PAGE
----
3. Pri The priority of the bug. Possible values: immediate, urgent, high, normal, low
    4. OS The operating system the bug was observed on. Possible values: All, AIX, BSDI, Cygwin, etc.
    5. Product The product or the component of the FOSS system with which the bug is associated. Possible values: accercizer, accountsdialog, acme, etc.
    6. Status The current status of the bug. Possible statuses for open bugs: "UNCONFIRMED", "CONFIRMED", "IN_PROGRESS". For closed bugs: "RESOLVED", "VERIFIED"
    7. Resolution Describes how the bug has been dealt with. This is applicable only to closed bugs. Possible resolution values: "FIXED", "INVALID", "WONTFIX", "DUPLICATE", "WORKSFORME"
    8. Summary A short sentence which succinctly describes what the bug is about.
  2. Describe how you discovered the definitions and how did you find the information from above (hint: the advanced search shows the options or the Reports link has a link)? The descriptions are accessible via the Reports link, the possible values for each column can be found in the Advanced Search.
  3. Identify the order in which the bugs are initially displayed? It appears that they are sorted by status, where unconfirmed bugs show up first.
  4. What is the meaning of the shading of some bug reports?
  5. What is the meaning of the colors used when describing a bug (red, gray, black)? Gray: enhancement, black: bug whose severity is less than critical; red: bug with severity at least critical
  6. Select a bug that you think that you might be able to fix and look at it more closely (click on the bug number). Bug 517888 - Missing events of buttons 4 and 5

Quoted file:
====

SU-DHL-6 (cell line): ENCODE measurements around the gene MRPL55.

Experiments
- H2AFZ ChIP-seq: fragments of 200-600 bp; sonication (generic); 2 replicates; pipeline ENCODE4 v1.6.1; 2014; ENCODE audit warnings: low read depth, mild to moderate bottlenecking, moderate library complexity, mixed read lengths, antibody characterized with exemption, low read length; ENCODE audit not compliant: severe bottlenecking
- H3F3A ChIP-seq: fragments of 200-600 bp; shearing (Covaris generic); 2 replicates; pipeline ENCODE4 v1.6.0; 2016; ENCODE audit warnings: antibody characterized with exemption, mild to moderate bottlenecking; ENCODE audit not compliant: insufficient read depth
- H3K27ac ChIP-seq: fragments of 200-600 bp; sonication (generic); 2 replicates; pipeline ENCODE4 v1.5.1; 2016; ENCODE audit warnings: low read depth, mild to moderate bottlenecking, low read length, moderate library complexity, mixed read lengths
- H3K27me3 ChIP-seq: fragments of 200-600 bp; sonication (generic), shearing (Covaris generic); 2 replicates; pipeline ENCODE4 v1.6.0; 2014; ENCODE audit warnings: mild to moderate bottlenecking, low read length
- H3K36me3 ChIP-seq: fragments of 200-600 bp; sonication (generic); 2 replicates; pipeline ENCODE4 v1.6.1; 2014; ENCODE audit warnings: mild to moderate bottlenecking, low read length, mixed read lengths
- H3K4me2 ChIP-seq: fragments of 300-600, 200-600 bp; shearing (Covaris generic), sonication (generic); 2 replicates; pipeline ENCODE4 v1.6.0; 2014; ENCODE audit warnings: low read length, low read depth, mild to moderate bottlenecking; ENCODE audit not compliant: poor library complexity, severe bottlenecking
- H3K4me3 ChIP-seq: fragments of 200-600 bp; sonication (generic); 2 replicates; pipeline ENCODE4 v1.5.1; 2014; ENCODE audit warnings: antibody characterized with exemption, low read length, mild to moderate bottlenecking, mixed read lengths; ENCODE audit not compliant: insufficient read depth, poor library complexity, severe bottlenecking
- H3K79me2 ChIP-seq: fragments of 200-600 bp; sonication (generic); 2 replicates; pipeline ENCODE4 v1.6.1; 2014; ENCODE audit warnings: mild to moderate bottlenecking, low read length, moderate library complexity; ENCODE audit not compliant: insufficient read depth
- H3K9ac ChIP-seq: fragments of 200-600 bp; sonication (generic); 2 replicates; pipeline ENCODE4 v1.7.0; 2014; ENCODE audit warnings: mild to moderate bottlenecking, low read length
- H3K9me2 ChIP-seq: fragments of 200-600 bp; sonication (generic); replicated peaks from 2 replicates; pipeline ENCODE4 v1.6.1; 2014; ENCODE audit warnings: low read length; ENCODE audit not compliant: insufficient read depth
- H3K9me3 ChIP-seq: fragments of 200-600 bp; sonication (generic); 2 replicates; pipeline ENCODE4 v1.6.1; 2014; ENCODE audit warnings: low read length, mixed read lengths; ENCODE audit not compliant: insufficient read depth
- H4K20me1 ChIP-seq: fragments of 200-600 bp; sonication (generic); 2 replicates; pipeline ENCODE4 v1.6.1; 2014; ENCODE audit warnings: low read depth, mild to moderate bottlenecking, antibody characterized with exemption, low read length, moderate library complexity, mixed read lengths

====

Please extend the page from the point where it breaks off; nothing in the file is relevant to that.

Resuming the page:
1. Identify when the bug was submitted. 2008-02-21 15:18 UTC
    2. Identify if there has been recent discussion about the bug? Not very recent--the discussion happened in 2008.
    3. Is the bug current? No.
    4. Is the bug assigned? To whom? At-spi maintainer(s)
    5. Describe what you would need to do to fix the bug. Familiarize myself in great detail with the at-spi product and in particular with the code that generates button events.
  7. Repeat the previous step with a different kind of bug.

Part 2 - Collective Reports

  1. Click on the “Reports” link on the top of the page.
  2. Click on the "Summary of Bug Activity for the last week".
  3. How many bug reports were opened in the last week? How many were closed? 307 reports open, 245 closed
  4. What was the general trend last week? Were more bugs opened than closed or vice versa? More were opened than closed.
  5. Who were the top three bug closers? Why is this important to know? Matthias Clasen, Sebastian Dröge (slomo), Joanmarie Diggs (IRC: joanie). It is important to know, because this is an indication of who the active and knowledgeable developers on this project are.
  6. Who were the top three bug reporters? Are these the same as the top three bug closes? What is the overlap in these two lists? Christian Stadelmann, Lapo Calamandrei, Sebastian Dröge (slomo). They are not the same, but one person overlaps. 4 people are on both lists.
  7. Who are the top three contributors of patches?
  8. Who are the top three reviewers of patches? What is the overlap between these lists and the bug closers and bug reporters? What is the overlap between patch contributors and patch reviewers? Debarshi Ray, Jonas Ådahl, Sebastian Dröge (slomo). Some of the top bug closers are also among the top bug reporters. 4 out of the 10 people among the top patch contributors and reviewers are the same.
  9. Click on the “Generate Graphical Reports” link.